After the horrible earthquake and tsunami that wiped out the northeastern seaboard of Japan, making hundreds of thousands homeless, killing at least 18,000 people, and leaving stores empty of basic supplies, Westerners felt a wave of respect for the people of Japan, as one question made the rounds of Western media: Why is there no looting in Japan?
Ed West posed the question in his blog for The Telegraph, noting the “impressive” way in which the Japanese had banded together in a communal effort “to survive.”
And solidarity seems especially strong in Japan itself. Perhaps even more impressive than Japan’s technological power is its social strength, with supermarkets cutting prices and vending machine owners giving out free drinks as people work together to survive. Most noticeably of all, there has been no looting…
West’s blog post sparked an avalanche of comments, as well as commentary from other journalists and bloggers. It was largely understood to be a cultural difference, born of a more communal spirit in the DNA of Japanese culture.
Of course, the kind of questions we ask reveal a lot about the kind of people, or culture, we are. One might as easily ask:
Why was there looting in New Orleans after Katrina? Why was there looting after the 2007 floods in England? Why was there looting after last year’s earthquake in Chile?
Why, in fact, do we expect looting of the non-survival variety to be an almost inevitable result of a natural disaster? Is it because it is difficult for most of us in the West to wrap our minds around the concept of a society in which the greater good trumps individual comfort? Is it because we in America live in a society where “me-ology” was once taught in schools, and where being respected is often held up as a more important goal than showing respect for others?
The Wall Street Journal put a kink in the collective awe of Japan when it reported on March 22 that, 10 days after the tsunami, residents of Sendai took juice and other goods that were laid out on the ground outside of the warehouse of Kirin’s Brewery. The goods had been swept out of the warehouse during the tsunami. Even this article, however, notes that “most of the looting incidents appear to target necessities in tight supply after the disaster, such as food and gasoline, rather than durable goods.”
This incident raises another question, one which very much was on my mind after Katrina: Can it be considered looting if hungry, thirsty people are taking food, water, and blankets in order to feed their children and families and stay warm and sheltered? Is it looting if they are only trying to survive? For me, the answer was as simple in the case of New Orleans as it is in the case of Sendai: while taking food and water after a natural disaster may qualify as “stealing,” it is by no means looting. (Of course, I am aware that this distinction reeks of relativism. I am also aware that, if my son was hungry, I would steal for him, natural disaster or no. It’s a very slippery slope, this hunger business, because it raises a larger question about poverty in America and about how one weighs one’s own potential actions against the real actions of others: if I would steal to feed my son, how can I hold other parents accountable for breaking the law to feed their children?)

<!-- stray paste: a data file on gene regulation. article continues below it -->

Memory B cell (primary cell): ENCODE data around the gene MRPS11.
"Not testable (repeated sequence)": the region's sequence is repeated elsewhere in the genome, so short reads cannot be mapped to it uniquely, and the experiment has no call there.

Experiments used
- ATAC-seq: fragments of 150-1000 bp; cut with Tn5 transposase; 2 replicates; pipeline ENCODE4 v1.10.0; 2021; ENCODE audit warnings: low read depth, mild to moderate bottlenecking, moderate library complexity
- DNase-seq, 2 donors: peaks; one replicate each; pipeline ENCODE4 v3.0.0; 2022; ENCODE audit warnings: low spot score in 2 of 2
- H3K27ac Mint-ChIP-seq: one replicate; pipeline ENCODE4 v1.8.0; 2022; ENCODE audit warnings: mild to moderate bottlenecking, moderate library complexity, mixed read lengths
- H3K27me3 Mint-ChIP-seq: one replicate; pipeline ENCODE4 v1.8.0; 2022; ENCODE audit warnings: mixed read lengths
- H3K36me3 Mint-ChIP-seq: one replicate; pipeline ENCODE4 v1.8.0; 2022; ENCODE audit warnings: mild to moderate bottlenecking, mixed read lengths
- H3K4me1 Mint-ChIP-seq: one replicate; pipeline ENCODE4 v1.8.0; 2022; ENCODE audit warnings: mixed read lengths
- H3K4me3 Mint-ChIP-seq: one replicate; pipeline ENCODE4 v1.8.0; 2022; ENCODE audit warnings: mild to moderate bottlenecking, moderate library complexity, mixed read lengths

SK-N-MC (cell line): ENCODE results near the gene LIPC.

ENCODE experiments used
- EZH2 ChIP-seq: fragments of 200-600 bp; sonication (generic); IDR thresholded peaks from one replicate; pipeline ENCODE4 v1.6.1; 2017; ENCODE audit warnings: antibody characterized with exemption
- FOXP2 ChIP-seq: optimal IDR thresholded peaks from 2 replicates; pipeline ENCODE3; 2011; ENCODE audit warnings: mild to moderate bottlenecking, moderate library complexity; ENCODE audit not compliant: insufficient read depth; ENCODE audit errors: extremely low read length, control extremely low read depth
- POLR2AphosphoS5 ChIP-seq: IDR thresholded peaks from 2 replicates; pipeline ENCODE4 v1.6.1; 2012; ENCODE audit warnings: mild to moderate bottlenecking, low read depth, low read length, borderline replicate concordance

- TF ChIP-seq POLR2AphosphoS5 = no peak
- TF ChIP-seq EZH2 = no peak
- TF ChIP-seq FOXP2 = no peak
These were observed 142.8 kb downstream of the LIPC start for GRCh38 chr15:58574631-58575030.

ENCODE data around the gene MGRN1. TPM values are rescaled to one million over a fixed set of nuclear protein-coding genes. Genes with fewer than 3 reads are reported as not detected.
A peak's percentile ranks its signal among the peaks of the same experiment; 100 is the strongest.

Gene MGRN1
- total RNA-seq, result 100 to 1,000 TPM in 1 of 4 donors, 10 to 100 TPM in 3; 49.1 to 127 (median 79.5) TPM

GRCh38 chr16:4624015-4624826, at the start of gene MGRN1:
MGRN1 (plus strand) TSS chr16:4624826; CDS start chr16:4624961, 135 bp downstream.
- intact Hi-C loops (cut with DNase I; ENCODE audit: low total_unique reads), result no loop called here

But to return to the subject of looting: looting did take place in the aftermaths of Katrina and the 2004 Indian Ocean tsunami. Stores were broken into, robbed of TVs and refrigerators and furniture and clothes. I remember reports of this type of looting in my hometown of Mobile, Alabama, after Hurricane Frederic in 1979. Looting, during hurricane season, was invariably preceded by hoarding: every time a “big one” was on the way, the lines at the gas stations would stretch down the street, the grocery store shelves would quickly empty of distilled water, and the hardware stores would immediately sell out of generators and two by fours, the latter of which were used to board up windows in the still, quiet hours before the storm.
I was a child at the time, but as an adult, I can’t say I’m innocent of stocking up. When the swine flu scare was afoot a couple of years ago, as the terrified mother of a young child for whom I was unable to get the vaccine, I bought two boxes of medical-grade face masks (in the end, we didn’t use the masks, and my preschooler succumbed frighteningly to H1N1 anyway; I seriously doubt the masks would have done much good even if we had used them). When the radiation scare hit the West Coast, I discovered that pharmacies had sold out of potassium iodide, and what did I do in my gathering nervousness? I went to Trader Joe’s and bought six packs of dried seaweed–which, I’m fairly certain, would be no greater shield against radiation than face masks are against H1N1. It was simply a knee-jerk reaction, born of the fear of not being able to protect my child.
All of which brings me to a more sobering question, one that those of us in Northern California–in fact, all of the U.S.–ought to be asking ourselves: when the next big one hits, whether it is an earthquake, or a tsunami, or a nuclear disaster–how will we behave?
And, a question especially for parents: what laws or moral codes would you not be willing to break in order to feed your children given the following conditions: a) they are truly hungry and b) there is no other way to provide for them.